Self Esteem Help for Victims of Domestic Violence

A woman who’s dealing with domestic violence needs self esteem help, we all know that. This is why there are many organizations making programs and raising awareness against this crime. The awareness are even on billboards but still it doesn’t stop.

Women suffering from this kind of situation doesn’t just need to receive self esteem help but to offer herself a self help as well. There are some things they need to do when overcoming the problem – “hush, hush” and “letting go”. Here are some ideas and tips on how it’s done.

HUSH, HUSH

One in three women will be affected by domestic violence, and one in five teens, Clark said.

“It’s people that you know, they just don’t talk about it,” Clark said.

According to Clark, law enforcement agencies in Alameda County receive between 8,000 and 10,000 domestic violence calls annually, but only one in 10 cases are actually reported.

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Self esteem help can only be received by the person seeking it if she offers herself a help from her own.

“So those 10,000 calls should be 100,000,” Clark said.

There are many reasons why such abuse goes unreported. People often don’t realize they are victims or are afraid to seek help due to isolation, fear they won’t be able to be self-sufficient or because they don’t want to break up the family, among other pressures, Clark said.

Not recognizing abuse is especially a problem for younger victims, said Sherri Plaza, manager of prevention services.

She said much of teen abuse revolves around control issues, such as constant text messaging or, worse, forcing partners to send nude or sexually explicit photos.

Not only is “sexting” considered child pornography, it’s a form of abuse, said Plaza, who works with ninth-graders to define the differences between healthy and unhealthy relationships.

“You’re losing control of your own body,” she said.

Even when abuse is reported, victims end up getting back together with their partners.

“When you fall in love, you fall in love because you feel good,” Clark said. “And that’s true of domestic violence victims. They’re looking for someone to make them feel good, feel safe.”

“Because you have that attachment, you want to forgive that person,” he added.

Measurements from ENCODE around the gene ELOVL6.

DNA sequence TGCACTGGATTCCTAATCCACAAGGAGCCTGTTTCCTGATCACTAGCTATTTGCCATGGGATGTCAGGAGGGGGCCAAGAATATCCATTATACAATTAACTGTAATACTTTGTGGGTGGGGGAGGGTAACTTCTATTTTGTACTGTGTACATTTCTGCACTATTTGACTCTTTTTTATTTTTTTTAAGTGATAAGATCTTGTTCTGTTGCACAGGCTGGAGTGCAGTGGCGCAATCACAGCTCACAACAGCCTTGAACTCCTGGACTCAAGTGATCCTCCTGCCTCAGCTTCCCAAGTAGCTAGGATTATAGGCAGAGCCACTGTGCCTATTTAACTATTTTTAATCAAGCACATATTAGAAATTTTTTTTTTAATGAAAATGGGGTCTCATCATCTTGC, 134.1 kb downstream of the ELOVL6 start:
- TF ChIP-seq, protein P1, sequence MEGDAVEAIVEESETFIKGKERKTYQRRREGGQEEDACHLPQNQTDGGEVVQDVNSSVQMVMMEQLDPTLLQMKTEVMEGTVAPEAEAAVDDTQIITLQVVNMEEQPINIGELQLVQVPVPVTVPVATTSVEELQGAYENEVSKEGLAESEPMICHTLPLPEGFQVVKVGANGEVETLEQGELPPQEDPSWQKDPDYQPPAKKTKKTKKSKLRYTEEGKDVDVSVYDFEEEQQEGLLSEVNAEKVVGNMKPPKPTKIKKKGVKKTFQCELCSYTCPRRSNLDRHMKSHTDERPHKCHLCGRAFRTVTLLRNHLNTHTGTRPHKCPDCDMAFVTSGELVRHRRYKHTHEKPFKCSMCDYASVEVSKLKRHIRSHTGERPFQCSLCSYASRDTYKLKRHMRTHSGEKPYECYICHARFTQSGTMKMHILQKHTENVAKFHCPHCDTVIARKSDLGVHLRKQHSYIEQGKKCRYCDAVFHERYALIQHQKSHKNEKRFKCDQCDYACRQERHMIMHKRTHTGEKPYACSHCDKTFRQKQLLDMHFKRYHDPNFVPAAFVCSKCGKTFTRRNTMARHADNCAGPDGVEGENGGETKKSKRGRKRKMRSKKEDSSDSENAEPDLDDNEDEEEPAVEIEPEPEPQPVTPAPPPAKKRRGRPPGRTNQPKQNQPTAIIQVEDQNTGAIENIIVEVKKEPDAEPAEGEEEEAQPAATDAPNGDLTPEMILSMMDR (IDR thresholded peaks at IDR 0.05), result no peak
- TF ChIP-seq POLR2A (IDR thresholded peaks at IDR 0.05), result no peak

On average, it takes seven attempts for a victim to leave an abusive relationship, said Kate Hart, director of residential services for SAVE.

For Linda, it only took two attempts. It just took a long time — marriage and five children later — before she realized she was a victim.

LETTING GO

Linda had no idea she was in an abusive relationship. Her husband’s constant verbal attacks and extremely controlling behavior paled in comparison to the physical abuse her mother experienced at the hands of her father.

Her husband was different, Linda thought. He was a charming and successful man, she said.

“He wined me, dined me and swept me off of my feet,” she said. “I fell head over heels and got pregnant.”

The two went on to get married, have more children and live in a large house.

“Materially, it looked like I lived the life,” she said.

But things soon started to change.

“It began with control,” she said.

Linda wasn’t allowed to visit her friends and family, she said. Her husband timed her when she went to the grocery store or ran errands and would get angry if she didn’t return quickly.

“All of a sudden I’m a slave, I’m a prisoner in my own home,” she said. “I felt paralyzed.”

She called SAVE when she was pregnant with her fourth child but said she didn’t have the strength to leave. She didn’t have a college education and was estranged from her immediate family, which her then-husband used against her.

“Where are you going to go? Where you going to get a job? What kind of life are our kids going to have?” he would ask.

“I started to believe it,” she said.

He wasn’t physically abusive at the time, she said. “I thought he was okay, a good father,” she said.

Then she caught him cheating on her, she said. That’s when she took her children and left. She landed a job as a case manager for a women’s shelter. While taking a training class about domestic violence, it finally sunk in: she, too, was a victim.

“I wanted to run out and cry. I said, ‘Oh my god. This is my life,’ ” she said.

But still doubting her decision to leave, she moved back in with her husband.

“Things got worse,” she said.

She tried to set her own boundaries and stood up to her husband. And then it got physical.

One night, he placed his 6-foot-4, 350-pound frame atop her and tried to suffocate her, she said. She managed to free herself, hit him and escape.

“I was ready because I became aware of the services that were provided at shelters,” she said.

Like Mary, she became empowered through SAVE.

“It’s like the ER. They’re resuscitating you back to life,” she said.

Linda’s currently in transitional housing and has a successful career in Alameda County.

But she doesn’t pretend that leaving is easy. She still has a legal battle ahead of her with the divorce and still struggles to get by and support her children.

“It’s hard. Every single day I second guess myself,” she said. “But I believe with the help of God and SAVE, I can keep taking steps forward.”

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The seeker should first offer herself some help by taking courage to seek and receive help from God and others with thoughtful hearts. Self esteem help can’t be received if the person doesn’t know she’s a victim or doesn’t have the courage in helping herself. It takes courage to stand up and courage is usually earned with how deep your faith is.

 

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